© Copyright Policy
Related In: Results  -  Collection

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Show All Figures
getmorefigures.php?uid=PMC4835681&req=5

Figure 4: Histological comparison of microcirculation in the separated cerebellar layers and the midbrain in the wild type (A–C) and Lurcher (D–F) mice. (A,D)—The complete absence of Purkinje cells (red arrow) with intensive degeneration of the molecular (ML) and granular (GL) layers in Lurcher mice; (B,E)—Morphological features of vascularity in the white matter (WM) and nuclei (N). The boundary between the molecular and granular layers marked by the purple dotted lines; between the granular layer and white matter by the green and between the white matter and the nuclei by the blue dotted lines. (C,D)—No significant difference in the midbrain vascularity. Immunohistochemical detection of the microvessel laminin outlines, visualization with horseradish peroxidase/diaminobenzidine (brown), counterstaining with haematoxylin. Scale bar: 50 μm, uniform magnification in (A–F).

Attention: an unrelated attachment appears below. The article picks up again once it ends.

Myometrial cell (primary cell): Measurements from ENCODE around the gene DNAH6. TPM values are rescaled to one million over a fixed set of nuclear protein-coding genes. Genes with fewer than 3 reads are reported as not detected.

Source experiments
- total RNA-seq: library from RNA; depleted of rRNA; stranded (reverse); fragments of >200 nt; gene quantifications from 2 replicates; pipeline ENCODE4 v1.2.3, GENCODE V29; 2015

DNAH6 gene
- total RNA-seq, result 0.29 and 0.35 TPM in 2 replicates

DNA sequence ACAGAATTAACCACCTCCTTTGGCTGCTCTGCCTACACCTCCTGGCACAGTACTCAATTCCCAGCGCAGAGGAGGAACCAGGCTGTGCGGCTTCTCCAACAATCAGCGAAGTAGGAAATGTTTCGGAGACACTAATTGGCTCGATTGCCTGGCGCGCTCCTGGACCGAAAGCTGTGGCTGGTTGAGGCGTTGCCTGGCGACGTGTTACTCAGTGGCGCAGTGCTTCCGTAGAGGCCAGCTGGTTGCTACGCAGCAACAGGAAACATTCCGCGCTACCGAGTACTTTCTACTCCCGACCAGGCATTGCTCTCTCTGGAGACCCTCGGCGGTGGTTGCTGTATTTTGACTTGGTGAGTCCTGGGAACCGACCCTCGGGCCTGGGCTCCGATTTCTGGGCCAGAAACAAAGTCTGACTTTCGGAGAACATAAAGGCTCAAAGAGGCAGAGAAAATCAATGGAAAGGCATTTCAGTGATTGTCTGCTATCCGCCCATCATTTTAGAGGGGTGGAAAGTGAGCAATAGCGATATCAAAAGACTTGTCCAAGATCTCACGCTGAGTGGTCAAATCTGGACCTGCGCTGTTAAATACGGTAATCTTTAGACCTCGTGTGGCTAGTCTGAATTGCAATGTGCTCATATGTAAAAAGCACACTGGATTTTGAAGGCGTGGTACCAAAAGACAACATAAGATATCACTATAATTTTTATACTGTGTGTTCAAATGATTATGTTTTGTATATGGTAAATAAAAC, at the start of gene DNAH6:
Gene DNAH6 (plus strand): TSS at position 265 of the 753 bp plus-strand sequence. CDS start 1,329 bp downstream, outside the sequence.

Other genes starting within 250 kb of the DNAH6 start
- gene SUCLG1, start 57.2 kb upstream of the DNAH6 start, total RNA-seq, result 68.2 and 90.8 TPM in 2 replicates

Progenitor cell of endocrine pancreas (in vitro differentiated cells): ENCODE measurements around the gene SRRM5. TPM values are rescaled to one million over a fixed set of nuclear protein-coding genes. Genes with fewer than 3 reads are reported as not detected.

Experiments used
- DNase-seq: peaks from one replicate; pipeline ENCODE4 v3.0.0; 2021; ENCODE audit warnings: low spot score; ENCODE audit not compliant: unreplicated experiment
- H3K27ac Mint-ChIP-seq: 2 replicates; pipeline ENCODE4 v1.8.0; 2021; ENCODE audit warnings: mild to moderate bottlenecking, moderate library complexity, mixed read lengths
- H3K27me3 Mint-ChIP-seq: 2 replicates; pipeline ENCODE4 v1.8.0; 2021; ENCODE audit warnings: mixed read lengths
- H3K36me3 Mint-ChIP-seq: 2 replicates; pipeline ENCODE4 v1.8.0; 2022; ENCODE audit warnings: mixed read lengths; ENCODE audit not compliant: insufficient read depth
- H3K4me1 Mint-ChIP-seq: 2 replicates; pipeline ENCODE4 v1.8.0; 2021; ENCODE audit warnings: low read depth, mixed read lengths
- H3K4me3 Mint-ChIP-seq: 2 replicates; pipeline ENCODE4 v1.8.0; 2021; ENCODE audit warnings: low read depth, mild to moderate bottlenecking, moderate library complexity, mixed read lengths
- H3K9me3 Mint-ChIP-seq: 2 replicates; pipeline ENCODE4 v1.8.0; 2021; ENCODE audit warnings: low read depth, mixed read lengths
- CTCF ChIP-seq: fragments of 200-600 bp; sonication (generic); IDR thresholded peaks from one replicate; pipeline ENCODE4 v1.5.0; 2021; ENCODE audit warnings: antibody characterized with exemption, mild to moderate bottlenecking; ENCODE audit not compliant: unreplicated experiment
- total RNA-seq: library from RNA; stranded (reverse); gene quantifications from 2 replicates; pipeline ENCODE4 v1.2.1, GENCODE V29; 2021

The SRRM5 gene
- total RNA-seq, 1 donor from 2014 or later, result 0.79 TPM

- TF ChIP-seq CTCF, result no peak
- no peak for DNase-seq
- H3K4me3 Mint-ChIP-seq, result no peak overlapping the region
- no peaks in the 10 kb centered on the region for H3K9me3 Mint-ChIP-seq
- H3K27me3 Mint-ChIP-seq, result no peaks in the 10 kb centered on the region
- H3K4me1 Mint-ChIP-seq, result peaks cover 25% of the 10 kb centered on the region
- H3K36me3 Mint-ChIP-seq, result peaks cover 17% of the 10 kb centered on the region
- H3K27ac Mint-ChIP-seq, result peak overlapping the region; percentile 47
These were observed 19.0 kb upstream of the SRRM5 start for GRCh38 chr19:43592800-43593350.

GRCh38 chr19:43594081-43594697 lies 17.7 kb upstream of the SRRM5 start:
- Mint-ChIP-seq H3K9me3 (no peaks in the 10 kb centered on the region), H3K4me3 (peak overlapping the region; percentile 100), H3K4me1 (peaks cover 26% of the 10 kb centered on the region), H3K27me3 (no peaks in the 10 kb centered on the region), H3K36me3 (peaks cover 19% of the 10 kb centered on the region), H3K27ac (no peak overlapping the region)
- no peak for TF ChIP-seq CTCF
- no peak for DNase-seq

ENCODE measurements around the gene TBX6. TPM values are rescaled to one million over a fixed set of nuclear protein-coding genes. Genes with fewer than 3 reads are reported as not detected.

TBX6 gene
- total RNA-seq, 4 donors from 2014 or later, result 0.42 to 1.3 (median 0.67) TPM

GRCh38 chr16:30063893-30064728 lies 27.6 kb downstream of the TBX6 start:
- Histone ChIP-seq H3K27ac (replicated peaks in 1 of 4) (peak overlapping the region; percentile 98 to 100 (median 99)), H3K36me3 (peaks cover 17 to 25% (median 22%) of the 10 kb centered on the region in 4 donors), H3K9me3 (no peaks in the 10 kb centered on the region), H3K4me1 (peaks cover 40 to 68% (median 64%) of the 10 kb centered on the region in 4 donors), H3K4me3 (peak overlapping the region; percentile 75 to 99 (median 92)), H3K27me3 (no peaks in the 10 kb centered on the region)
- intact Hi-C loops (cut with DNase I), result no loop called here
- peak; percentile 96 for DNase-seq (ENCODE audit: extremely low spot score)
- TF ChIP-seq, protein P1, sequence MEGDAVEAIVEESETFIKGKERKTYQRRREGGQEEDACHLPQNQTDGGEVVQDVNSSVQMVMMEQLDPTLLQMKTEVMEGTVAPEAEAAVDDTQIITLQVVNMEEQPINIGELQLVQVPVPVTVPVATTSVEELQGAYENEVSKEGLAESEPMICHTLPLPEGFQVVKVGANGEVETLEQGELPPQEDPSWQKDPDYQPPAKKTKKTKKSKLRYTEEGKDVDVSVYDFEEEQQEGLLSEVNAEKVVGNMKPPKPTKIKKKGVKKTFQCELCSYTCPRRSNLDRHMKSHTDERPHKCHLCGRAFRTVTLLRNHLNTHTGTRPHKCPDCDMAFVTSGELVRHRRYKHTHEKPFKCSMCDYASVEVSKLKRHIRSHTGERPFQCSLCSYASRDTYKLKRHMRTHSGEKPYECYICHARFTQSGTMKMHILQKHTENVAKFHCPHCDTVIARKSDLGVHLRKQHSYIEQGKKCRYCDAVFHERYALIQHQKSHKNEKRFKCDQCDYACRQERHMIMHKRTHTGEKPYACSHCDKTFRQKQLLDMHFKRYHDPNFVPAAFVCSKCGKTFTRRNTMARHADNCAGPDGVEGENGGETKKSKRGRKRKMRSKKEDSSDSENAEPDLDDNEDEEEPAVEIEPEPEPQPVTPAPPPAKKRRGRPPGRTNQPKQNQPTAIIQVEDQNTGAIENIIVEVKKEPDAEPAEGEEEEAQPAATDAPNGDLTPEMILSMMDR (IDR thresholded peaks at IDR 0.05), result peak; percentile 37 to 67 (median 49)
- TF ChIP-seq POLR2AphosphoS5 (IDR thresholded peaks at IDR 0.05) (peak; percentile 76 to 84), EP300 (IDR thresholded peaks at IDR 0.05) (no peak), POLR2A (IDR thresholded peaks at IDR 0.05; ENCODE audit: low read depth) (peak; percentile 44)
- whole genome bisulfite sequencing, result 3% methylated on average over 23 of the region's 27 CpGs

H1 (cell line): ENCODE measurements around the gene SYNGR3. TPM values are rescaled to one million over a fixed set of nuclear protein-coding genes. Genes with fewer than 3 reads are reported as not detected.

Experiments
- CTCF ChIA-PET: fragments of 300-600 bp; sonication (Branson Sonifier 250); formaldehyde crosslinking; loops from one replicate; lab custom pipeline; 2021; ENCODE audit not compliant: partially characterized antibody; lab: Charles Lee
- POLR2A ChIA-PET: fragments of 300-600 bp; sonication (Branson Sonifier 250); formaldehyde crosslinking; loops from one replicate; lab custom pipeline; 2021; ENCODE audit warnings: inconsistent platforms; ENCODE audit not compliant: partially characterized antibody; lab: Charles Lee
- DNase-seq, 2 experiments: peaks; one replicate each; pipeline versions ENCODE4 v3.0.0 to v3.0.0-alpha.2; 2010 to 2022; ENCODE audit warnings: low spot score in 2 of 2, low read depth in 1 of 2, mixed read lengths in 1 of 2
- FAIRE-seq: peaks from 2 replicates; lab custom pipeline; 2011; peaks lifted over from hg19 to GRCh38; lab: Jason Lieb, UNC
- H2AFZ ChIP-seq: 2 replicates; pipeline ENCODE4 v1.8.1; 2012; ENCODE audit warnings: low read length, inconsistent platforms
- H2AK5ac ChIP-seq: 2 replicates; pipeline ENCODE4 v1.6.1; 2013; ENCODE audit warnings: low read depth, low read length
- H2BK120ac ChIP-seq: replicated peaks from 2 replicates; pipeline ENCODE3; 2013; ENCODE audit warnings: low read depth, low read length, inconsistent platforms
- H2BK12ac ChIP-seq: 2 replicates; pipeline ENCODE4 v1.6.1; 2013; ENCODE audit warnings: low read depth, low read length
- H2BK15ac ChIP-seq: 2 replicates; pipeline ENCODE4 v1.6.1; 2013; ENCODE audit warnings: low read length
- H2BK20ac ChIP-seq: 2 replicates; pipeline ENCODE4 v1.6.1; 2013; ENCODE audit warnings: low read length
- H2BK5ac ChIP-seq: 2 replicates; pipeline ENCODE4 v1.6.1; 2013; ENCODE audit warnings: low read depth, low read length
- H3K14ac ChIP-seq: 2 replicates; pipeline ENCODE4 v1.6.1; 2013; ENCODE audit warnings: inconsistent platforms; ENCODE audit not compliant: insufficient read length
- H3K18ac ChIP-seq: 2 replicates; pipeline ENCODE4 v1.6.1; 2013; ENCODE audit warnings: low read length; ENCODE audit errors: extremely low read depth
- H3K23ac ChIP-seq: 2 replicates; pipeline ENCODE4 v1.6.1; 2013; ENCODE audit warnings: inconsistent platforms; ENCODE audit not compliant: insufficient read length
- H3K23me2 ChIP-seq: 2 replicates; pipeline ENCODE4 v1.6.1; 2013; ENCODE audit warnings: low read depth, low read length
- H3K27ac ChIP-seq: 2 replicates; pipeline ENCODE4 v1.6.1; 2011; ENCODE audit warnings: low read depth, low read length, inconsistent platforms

Mentions: The total volume of the Lc cerebellum was reduced more than three times compared with WT mice. The most apparent reductions in volume were observed in the cortex and were uniform throughout the separated layers of the cortex. The volume of white matter was also reduced, but not as drastically as the cortex layers. On the other hand, the cerebellar nuclei were the only cerebellar structures that were not significantly reduced in Lc (Figures 2A, 4). The Lc nuclei also showed significantly lower mean vessel length than WT, while this parameter remained unchanged in the rest of the cerebellum compared with WT (Figure 3B). The CE of the total volume of the cerebellum was 0.041 ± 0.002%.